We often think of proteins as nutrients in the food we eat or the main component of muscles, but proteins are also microscopic molecules inside of cells that perform diverse and vital jobs. With the Human Genome Project complete, scientists are turning their attention to the human “proteome,” the catalog of all human proteins. This work has shown that the world of proteins is a fascinating one, full of molecules with such intricate shapes and precise functions that they seem almost fanciful.
A protein’s function depends on its shape, and when protein formation goes awry, the resulting misshapen proteins cause problems that range from bad, when proteins neglect their important work, to ugly, when they form a sticky, clumpy mess inside of cells. Current research suggests that the world of proteins is far from pristine. Protein formation is an error-prone process, and mistakes along the way have been linked to a number of human diseases.
The wide world of proteins:
There are 20,000 to over 100,000 unique types of proteins within a typical human cell. Why so many? Proteins are the workhorses of the cell. Each expertly performs a specific task. Some are structural, lending stiffness and rigidity to muscle cells or long thin neurons, for example. Others bind to specific molecules and shuttle them to new locations, and still others catalyze reactions that allow cells to divide and grow. This wealth of diversity and specificity in function is made possible by a seemingly simple property of proteins: they fold.
Proteins fold into a functional shape
A protein starts off in the cell as a long chain of, on average, 300 building blocks called amino acids. There are 22 different types of amino acids, and their ordering determines how the protein chain will fold upon itself. When folding, two types of structures usually form first. Some regions of the protein chain coil up into slinky-like formations called “alpha helices,” while other regions fold into zigzag patterns called “beta sheets,” which resemble the folds of a paper fan. These two structures can interact to form more complex structures. For example, in one protein structure, several beta sheets wrap around themselves to form a hollow tube with a few alpha helices jutting out from one end. The tube is short and squat such that the overall structure resembles snakes (alpha helices) emerging from a can (beta sheet tube). A few other protein structures with descriptive names include the “beta barrel,” the “beta propeller,” the “alpha/beta horseshoe,” and the “jelly-roll fold.”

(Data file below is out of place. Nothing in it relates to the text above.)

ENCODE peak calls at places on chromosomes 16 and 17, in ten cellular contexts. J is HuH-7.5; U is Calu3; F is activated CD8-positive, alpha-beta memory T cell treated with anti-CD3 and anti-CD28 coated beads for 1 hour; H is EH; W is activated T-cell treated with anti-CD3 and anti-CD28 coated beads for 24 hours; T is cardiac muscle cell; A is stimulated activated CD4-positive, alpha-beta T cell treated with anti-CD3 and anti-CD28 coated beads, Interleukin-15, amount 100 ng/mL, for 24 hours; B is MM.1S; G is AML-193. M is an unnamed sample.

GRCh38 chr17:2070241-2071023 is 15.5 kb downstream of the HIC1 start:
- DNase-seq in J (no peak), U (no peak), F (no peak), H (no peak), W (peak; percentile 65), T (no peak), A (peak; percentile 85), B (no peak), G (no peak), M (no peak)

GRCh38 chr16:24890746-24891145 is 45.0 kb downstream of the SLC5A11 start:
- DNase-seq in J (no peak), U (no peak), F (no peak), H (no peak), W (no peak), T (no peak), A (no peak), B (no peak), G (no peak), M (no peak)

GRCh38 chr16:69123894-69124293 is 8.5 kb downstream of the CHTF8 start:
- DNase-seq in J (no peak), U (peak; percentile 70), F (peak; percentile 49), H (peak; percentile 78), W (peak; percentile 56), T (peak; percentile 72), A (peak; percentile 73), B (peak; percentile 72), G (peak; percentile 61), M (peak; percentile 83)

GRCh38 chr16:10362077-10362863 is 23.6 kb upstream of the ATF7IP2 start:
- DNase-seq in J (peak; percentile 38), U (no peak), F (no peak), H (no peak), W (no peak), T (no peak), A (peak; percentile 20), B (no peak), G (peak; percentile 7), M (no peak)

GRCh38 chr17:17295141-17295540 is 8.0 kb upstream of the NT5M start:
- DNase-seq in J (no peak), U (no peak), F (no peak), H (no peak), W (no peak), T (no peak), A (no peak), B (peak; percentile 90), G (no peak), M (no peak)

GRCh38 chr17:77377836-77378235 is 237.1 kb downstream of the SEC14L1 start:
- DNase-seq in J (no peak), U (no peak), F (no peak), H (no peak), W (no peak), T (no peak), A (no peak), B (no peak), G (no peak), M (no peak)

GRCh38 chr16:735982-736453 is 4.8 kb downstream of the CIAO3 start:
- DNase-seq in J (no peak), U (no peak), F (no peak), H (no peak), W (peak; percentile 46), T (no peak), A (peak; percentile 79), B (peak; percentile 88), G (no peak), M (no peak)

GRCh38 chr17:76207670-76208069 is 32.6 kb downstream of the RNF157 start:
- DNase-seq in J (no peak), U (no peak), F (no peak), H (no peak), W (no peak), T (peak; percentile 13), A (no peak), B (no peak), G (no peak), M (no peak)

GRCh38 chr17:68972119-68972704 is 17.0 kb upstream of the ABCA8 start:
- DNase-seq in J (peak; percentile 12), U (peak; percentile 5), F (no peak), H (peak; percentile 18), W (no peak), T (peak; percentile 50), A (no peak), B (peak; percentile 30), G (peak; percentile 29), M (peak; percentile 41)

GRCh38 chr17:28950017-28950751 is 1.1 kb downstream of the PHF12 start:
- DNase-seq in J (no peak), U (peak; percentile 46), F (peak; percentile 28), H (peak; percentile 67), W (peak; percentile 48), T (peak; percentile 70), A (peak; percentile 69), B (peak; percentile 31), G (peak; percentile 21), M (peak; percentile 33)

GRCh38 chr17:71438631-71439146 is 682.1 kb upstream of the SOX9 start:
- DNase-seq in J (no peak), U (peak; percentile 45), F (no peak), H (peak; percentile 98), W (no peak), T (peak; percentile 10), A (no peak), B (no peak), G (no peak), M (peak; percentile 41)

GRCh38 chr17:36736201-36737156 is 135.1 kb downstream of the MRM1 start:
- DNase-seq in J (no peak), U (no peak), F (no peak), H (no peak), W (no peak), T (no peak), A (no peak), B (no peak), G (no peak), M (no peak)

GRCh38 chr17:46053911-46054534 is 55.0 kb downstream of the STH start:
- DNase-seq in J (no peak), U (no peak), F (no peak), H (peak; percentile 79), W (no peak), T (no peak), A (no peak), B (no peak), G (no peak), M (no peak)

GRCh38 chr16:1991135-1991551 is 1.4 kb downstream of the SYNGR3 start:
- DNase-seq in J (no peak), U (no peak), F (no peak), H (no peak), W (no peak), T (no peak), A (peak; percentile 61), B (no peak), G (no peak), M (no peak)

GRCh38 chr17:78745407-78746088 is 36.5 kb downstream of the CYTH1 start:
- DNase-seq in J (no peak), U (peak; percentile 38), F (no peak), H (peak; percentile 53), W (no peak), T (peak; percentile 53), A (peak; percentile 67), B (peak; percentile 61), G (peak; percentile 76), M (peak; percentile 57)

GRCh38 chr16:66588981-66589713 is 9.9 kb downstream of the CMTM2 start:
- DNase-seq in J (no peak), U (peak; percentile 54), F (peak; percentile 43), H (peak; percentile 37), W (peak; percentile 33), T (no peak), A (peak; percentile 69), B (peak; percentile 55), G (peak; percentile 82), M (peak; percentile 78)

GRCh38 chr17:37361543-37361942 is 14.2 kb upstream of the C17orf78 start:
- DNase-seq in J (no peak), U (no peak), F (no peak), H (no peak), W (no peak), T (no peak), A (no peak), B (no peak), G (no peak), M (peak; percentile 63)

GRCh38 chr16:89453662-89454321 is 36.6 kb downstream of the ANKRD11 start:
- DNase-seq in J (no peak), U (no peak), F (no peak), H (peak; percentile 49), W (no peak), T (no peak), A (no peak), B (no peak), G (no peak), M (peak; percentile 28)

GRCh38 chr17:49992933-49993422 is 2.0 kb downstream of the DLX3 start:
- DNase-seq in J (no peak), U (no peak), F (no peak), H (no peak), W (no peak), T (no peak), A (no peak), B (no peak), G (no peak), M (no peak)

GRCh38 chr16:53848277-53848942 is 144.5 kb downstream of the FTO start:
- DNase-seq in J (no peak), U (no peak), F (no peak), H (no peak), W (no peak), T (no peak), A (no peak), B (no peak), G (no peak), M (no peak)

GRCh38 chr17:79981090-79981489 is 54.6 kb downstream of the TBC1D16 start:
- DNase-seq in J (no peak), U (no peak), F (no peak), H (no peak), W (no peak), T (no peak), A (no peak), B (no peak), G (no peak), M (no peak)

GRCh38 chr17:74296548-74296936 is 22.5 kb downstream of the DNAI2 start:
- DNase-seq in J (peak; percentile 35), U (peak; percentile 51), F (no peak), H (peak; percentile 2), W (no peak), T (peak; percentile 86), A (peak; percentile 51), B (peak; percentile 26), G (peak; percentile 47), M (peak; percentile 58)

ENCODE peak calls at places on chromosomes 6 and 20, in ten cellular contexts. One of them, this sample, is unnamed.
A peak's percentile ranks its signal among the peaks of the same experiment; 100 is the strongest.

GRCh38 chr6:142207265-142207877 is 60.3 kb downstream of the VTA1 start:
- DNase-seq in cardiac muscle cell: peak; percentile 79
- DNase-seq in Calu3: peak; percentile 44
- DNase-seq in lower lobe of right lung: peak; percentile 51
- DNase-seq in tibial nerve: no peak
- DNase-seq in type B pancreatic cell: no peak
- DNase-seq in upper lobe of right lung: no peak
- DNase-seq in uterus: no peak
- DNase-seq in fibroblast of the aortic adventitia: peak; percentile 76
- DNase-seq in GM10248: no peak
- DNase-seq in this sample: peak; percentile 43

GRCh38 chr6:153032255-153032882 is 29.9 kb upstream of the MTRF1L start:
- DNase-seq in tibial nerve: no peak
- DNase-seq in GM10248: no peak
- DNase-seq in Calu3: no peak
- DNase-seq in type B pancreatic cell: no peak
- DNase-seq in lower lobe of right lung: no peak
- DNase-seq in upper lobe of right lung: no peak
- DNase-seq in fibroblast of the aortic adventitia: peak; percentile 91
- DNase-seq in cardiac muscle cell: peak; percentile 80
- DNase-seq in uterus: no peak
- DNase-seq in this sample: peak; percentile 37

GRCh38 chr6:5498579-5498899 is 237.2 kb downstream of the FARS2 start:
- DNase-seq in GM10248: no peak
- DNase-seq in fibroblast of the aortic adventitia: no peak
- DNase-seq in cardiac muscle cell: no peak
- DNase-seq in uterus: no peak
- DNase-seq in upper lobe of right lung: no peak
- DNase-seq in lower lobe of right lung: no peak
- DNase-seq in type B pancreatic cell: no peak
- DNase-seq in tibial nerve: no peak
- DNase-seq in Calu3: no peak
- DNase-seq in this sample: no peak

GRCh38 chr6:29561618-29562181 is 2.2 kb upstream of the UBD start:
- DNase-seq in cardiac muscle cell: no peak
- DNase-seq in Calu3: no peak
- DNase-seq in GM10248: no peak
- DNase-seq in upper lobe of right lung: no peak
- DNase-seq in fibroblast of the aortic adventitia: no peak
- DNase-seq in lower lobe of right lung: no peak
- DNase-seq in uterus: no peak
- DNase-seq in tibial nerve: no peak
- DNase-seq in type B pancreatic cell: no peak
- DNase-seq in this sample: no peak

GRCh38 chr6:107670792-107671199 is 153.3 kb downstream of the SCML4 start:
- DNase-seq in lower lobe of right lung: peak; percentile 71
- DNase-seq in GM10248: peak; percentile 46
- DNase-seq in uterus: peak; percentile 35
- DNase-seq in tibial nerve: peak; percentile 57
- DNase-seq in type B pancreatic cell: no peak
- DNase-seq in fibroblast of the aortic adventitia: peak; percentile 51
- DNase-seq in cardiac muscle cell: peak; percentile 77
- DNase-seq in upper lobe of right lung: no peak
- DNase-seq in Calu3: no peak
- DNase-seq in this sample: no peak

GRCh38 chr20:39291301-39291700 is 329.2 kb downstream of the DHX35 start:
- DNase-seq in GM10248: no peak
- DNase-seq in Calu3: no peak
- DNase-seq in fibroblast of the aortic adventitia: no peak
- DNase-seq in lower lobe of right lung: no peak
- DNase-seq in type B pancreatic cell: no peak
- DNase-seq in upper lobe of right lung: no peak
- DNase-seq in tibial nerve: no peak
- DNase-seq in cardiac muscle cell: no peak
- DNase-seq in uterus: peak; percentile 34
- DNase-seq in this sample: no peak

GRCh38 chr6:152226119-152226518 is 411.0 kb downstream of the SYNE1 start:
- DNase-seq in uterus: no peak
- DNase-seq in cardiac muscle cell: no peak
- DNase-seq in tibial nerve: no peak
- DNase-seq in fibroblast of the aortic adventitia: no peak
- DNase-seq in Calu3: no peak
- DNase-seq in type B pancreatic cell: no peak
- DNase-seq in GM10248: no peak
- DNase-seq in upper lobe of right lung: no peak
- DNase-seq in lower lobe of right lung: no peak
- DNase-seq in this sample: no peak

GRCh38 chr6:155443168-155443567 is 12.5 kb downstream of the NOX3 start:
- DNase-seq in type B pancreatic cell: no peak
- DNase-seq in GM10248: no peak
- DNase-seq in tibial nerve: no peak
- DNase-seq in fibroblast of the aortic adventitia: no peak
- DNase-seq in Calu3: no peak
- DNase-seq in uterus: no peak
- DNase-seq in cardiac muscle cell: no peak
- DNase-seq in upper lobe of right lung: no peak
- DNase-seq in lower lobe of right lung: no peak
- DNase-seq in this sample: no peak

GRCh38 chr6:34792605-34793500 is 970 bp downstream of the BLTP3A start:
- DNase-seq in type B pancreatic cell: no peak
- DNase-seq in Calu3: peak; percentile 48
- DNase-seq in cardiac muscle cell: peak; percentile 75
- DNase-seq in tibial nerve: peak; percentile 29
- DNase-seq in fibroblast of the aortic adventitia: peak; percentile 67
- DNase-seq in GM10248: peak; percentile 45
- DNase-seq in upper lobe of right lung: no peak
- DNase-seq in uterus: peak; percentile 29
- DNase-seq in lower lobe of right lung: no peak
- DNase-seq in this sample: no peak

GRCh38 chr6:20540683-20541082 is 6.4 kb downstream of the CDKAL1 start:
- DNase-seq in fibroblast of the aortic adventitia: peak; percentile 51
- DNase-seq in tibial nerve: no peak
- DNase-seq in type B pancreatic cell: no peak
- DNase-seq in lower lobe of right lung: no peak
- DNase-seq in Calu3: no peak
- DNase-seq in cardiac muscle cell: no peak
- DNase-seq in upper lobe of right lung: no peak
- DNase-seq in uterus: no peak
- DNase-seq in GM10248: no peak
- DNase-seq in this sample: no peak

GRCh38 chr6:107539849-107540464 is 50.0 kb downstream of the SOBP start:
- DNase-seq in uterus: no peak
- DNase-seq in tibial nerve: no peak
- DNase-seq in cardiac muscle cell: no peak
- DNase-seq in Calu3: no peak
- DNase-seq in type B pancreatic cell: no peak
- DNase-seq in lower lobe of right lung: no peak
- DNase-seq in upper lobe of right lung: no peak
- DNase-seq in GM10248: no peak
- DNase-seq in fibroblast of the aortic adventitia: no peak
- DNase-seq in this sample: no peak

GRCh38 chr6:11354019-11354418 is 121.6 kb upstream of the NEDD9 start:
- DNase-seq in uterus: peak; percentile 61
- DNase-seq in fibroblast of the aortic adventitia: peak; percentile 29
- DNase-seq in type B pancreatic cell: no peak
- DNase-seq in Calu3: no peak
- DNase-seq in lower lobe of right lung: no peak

These complex structures allow proteins to perform their diverse jobs in the cell. The “snakes in a can” protein, when embedded in a cell membrane, creates a tunnel that allows traffic into and out of cells. Other proteins form shapes with pockets called “active sites” that are perfectly shaped to bind to a particular molecule, like a lock and key. By folding into distinct shapes, proteins can perform very different roles despite being composed of the same basic building blocks. To draw an analogy, all vehicles are made from steel, but a racecar’s sleek shape wins races, while a bus, dump truck, crane, or zamboni are each shaped to perform their own unique tasks.
Why does protein folding sometimes fail?
Folding allows a protein to adopt a functional shape, but it is a complex process that sometimes fails. Protein folding can go wrong for three major reasons:
1: A person might possess a mutation that changes an amino acid in the protein chain, making it difficult for a particular protein to find its preferred fold or “native” state. This is the case for inherited mutations, for example, those leading to cystic fibrosis or sickle cell anemia. These mutations are located in the DNA sequence or “gene” that encodes one particular protein. Therefore, these types of inherited mutations affect only that particular protein and its related function.
2: On the other hand, protein folding failure can be viewed as an ongoing and more general process that affects many proteins. When proteins are created, the machine that reads the directions from DNA to create the long chains of amino acids can make mistakes. Scientists estimate that this machine, the ribosome, makes mistakes in as many as 1 in every 7 proteins! These mistakes can make the resulting proteins less likely to fold properly.
3: Even if an amino acid chain has no mutations or mistakes, it may still not reach its preferred folded shape simply because proteins do not fold correctly 100% of the time. Protein folding becomes even more difficult if the conditions in the cell, like acidity and temperature, change from those to which the organism is accustomed.
A failure in protein folding causes several known diseases, and scientists hypothesize that many more diseases may be related to folding problems. There are two completely different problems that occur in cells when their proteins do not fold properly.